We’re having one of “those” days.
You know the kind I'm talking about. The kind that begins with a tiny human in a bad mood, fake-crying to get what they want, and then real crying when their acting, to their very real surprise, doesn't get them what they wanted. And in our case, that leads to a nap, because we don't do temper tantrums in my house.
And the nap leads to screaming. Real, top-of-the-lungs, shrill, puncture-your-eardrums screaming that would make any horror movie director proud. Why-have-I-never-bought-earplugs screaming. Bang-my-head-against-my-desk screaming.
In my defense, I’ve tried every trick in the book to stop the tantrum and the crying. To absolutely no avail. So, I threw up my hands and gave up. I told the body snatcher who resembles the sweet, adorable boy that I usually watch that he could feel free to come downstairs when he decided to stop screaming/crying/throwing a fit and behave nicely. Which I probably should have done in the first place, but I had to try to fix it myself. And of course, it made me feel like a bit of a failure when it didn’t work. Really, you call yourself a nanny, and you can’t get the kid to stop screaming?
Until I remembered something.
Kids cry. And throw hissy fits. Sometimes for real reasons, sometimes for made-up reasons, sometimes just because it’s Wednesday. And that doesn’t mean we’re bad parents/nannies/people, it just means that every day is not perfect. It just means that kids, like adults, have good days and bad days, and kids are just not as good at moderating their behavior on bad days as (most) adults are. And sometimes, you just have to let them work through it on their own. Hard as it may be, you can’t fix everything yourself, no matter how much you want to.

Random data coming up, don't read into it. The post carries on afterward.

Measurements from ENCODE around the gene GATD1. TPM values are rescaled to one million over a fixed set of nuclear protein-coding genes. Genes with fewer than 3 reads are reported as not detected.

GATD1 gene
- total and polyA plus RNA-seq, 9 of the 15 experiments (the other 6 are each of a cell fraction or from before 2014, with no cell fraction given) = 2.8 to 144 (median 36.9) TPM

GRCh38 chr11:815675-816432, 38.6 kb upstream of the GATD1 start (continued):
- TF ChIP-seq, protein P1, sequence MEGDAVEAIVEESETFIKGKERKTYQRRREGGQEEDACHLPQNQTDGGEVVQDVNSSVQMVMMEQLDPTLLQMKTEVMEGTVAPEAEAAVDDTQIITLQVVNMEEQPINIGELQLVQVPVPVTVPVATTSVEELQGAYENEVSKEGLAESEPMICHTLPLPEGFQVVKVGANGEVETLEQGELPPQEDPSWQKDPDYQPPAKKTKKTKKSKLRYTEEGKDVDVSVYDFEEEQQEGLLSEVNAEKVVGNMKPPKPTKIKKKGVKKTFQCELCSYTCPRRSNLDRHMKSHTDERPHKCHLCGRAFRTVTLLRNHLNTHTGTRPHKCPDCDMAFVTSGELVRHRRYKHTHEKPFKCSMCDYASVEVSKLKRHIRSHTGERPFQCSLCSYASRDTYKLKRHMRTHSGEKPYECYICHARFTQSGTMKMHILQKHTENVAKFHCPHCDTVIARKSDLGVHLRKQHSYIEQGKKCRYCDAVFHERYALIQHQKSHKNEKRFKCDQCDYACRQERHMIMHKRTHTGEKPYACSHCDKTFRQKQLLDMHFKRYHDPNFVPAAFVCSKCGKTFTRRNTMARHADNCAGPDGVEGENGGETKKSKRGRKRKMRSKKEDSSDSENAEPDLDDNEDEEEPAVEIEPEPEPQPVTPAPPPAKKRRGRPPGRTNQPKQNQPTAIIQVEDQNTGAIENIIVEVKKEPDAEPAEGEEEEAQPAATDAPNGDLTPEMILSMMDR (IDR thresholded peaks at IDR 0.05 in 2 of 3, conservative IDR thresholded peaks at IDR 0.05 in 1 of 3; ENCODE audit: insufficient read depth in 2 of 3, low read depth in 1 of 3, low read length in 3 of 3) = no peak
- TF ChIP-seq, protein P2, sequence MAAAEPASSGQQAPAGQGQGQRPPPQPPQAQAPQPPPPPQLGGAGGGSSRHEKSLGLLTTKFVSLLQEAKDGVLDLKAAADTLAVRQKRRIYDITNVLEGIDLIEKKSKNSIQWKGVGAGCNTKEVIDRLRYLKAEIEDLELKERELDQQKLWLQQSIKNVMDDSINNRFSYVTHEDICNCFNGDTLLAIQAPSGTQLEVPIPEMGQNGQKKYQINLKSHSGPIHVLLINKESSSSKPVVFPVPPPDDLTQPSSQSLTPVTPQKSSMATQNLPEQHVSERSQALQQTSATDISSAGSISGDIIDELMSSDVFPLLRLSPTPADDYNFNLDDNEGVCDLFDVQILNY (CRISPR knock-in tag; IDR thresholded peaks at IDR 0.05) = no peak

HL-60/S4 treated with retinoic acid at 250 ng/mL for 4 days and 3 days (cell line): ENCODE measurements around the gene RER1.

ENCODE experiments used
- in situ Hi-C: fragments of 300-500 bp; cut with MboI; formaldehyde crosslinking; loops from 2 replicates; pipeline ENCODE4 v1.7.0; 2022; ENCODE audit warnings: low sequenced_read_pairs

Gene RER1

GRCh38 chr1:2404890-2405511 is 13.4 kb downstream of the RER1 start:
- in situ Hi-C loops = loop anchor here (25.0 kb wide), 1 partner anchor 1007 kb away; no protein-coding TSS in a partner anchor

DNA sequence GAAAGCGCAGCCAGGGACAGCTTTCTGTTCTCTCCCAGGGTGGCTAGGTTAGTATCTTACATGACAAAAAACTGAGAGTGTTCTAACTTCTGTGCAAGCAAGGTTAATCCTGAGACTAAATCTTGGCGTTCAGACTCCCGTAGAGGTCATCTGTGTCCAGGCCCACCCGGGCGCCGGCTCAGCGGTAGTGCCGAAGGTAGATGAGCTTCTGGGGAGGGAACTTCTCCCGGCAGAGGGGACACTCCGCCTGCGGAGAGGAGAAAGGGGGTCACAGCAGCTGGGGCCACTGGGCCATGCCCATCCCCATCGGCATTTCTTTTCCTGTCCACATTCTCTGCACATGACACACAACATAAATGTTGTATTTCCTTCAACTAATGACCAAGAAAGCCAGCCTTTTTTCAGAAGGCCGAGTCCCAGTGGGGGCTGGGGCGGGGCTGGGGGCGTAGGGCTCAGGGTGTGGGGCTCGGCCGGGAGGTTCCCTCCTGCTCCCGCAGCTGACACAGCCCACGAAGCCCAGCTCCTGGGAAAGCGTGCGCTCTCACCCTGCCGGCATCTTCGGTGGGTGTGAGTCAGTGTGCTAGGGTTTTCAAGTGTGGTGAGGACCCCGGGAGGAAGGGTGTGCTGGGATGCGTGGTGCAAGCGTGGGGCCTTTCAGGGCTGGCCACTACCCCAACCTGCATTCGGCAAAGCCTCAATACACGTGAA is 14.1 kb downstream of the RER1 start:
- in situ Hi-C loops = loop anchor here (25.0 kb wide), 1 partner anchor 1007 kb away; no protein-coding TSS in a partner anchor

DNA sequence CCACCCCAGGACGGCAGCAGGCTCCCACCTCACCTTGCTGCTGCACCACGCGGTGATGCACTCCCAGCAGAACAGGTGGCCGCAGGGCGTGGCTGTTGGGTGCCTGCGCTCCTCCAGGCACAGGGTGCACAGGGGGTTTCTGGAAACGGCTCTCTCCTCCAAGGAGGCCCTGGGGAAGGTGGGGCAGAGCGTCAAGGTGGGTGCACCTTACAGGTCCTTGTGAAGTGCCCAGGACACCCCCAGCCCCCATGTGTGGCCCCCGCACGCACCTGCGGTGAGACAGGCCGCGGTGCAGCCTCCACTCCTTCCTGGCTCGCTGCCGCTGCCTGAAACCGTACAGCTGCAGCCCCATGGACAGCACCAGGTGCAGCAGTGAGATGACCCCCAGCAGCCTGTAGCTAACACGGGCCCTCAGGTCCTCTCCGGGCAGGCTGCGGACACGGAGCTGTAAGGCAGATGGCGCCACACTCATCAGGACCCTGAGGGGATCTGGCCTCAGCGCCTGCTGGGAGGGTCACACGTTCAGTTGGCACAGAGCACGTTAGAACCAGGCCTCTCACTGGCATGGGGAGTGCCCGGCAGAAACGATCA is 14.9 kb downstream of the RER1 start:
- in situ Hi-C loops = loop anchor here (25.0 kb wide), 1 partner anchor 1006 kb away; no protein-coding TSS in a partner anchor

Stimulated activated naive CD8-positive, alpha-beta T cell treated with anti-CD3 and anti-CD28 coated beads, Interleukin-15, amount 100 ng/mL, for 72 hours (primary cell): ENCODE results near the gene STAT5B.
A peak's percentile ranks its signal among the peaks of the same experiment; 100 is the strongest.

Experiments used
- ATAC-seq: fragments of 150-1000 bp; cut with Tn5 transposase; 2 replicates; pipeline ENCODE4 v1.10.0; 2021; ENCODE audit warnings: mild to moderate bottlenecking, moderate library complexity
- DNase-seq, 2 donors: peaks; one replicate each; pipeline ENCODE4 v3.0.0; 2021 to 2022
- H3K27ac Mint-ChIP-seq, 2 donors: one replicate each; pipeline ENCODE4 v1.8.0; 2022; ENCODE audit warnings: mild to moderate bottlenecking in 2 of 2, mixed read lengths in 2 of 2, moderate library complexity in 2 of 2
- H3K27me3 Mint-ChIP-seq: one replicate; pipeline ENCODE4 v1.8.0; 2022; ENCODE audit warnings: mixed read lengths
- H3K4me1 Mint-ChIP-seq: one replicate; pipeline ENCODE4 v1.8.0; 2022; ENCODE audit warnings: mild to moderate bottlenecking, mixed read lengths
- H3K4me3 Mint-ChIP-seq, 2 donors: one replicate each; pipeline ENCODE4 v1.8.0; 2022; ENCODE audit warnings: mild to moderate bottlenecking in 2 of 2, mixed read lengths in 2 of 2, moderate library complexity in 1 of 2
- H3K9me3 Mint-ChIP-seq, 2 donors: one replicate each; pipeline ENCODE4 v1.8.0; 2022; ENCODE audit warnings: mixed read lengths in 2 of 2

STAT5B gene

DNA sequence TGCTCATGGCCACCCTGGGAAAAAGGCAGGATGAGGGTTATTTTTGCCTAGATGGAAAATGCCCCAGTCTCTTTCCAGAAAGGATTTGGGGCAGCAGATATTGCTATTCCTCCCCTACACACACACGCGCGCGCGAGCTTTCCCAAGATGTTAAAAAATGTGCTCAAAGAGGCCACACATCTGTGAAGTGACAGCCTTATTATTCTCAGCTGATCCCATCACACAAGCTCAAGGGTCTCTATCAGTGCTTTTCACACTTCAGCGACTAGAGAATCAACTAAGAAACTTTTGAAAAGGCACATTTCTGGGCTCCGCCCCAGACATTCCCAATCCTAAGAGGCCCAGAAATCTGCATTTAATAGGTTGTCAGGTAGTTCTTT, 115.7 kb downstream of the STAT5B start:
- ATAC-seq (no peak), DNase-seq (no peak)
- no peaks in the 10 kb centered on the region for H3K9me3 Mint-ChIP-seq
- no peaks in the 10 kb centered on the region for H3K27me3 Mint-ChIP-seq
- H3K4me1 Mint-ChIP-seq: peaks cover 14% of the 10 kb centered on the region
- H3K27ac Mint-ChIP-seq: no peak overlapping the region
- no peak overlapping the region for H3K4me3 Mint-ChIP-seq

Lo and behold, my tactic of just rolling with it actually worked. It took an hour and a half, but Gavin finally quieted down. I thought he had fallen asleep, but he came downstairs and said he had decided to stop crying. I told him that was a good decision, and now we’re watching Star Wars (at his request) for the umpteenth time while he eats a taco and all the green olives in the house. Thank God I like these movies just as much as he does.
Today’s lesson? Don’t expect perfect. And when you don’t listen to that and expect it anyways, don’t let it get you down when perfect doesn’t happen. It’s okay for you (and the kids) to have bad days. Just roll with it. You might be surprised how much better it gets when you finally do.